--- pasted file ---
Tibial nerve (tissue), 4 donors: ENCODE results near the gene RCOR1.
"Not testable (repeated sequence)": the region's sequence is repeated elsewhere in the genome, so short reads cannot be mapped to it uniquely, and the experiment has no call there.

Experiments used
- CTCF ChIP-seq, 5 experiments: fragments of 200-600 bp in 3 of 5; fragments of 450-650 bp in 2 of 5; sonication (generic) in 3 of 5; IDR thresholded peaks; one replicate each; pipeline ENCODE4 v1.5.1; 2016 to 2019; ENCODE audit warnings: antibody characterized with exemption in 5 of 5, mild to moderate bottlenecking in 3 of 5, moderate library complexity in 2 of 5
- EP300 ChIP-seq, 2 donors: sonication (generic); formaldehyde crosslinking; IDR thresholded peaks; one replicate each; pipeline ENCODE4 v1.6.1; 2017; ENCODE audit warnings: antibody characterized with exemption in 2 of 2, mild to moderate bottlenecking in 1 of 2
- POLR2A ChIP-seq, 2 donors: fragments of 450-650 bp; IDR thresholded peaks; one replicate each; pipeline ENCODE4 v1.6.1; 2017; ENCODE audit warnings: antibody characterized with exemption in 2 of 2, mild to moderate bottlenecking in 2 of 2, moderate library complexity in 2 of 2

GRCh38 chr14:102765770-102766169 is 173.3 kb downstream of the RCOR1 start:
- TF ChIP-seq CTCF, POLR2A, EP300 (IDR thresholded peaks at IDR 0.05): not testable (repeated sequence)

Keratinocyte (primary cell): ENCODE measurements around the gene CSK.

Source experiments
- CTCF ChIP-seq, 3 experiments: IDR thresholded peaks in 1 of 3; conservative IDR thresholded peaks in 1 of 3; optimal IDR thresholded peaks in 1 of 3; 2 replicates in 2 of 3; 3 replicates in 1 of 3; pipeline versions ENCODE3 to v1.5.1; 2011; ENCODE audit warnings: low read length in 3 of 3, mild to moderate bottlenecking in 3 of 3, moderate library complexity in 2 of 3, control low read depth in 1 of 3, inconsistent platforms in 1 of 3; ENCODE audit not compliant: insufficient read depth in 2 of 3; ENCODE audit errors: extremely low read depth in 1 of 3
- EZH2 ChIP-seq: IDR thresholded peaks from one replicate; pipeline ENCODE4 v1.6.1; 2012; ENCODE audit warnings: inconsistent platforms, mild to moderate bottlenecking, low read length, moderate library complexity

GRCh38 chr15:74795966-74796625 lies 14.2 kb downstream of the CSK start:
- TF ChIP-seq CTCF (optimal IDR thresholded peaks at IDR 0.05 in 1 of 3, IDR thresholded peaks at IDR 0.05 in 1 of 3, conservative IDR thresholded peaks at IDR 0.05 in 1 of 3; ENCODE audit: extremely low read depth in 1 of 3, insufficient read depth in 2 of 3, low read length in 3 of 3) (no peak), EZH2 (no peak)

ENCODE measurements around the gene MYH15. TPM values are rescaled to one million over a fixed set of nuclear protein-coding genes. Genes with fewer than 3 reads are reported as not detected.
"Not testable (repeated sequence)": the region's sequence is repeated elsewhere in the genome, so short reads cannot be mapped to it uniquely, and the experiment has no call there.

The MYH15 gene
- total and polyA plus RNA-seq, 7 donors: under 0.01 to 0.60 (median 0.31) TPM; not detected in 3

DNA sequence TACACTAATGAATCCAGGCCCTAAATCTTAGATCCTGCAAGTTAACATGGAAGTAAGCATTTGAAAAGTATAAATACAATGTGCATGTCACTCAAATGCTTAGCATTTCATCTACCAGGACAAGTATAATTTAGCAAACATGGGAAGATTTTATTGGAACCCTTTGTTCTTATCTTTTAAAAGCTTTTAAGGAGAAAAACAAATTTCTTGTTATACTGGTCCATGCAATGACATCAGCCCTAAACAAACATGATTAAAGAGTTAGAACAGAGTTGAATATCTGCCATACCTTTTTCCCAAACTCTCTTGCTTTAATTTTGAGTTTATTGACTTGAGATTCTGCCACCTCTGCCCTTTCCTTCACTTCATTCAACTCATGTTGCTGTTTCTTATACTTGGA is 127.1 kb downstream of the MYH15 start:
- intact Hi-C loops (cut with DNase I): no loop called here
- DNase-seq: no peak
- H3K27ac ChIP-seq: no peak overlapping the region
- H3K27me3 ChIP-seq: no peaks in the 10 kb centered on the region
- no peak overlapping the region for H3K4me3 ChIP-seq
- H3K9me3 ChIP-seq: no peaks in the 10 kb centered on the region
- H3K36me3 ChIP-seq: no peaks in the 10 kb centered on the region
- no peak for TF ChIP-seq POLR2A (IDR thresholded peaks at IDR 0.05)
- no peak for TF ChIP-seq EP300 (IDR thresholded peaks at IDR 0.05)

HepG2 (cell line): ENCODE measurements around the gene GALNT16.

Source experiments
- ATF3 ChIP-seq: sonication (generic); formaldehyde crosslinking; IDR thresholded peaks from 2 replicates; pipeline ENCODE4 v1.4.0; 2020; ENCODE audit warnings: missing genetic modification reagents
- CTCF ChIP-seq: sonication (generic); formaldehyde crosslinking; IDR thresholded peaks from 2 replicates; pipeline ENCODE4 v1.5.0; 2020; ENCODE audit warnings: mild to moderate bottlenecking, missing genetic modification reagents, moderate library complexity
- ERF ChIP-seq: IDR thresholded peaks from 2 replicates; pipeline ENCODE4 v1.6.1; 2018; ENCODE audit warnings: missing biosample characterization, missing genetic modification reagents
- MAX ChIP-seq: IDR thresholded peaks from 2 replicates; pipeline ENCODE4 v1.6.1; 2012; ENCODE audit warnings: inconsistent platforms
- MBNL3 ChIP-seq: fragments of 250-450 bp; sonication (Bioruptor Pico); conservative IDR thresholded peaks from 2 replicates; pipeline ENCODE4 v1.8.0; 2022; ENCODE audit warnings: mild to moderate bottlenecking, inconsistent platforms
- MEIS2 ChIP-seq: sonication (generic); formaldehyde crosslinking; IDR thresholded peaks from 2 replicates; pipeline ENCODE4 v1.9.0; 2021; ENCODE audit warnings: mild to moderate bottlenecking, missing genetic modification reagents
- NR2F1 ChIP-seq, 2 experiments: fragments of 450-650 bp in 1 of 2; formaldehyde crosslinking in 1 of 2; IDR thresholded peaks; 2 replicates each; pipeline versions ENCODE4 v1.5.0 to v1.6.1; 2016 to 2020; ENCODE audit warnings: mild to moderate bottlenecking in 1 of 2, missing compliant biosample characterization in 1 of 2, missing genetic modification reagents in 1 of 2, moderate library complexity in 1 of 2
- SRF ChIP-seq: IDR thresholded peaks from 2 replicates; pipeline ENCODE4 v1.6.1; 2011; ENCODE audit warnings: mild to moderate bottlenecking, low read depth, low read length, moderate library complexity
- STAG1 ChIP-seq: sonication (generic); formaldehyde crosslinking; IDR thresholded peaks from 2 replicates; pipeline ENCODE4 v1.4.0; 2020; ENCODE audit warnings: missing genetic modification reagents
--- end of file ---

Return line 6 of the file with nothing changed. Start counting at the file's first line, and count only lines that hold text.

- POLR2A ChIP-seq, 2 donors: fragments of 450-650 bp; IDR thresholded peaks; one replicate each; pipeline ENCODE4 v1.6.1; 2017; ENCODE audit warnings: antibody characterized with exemption in 2 of 2, mild to moderate bottlenecking in 2 of 2, moderate library complexity in 2 of 2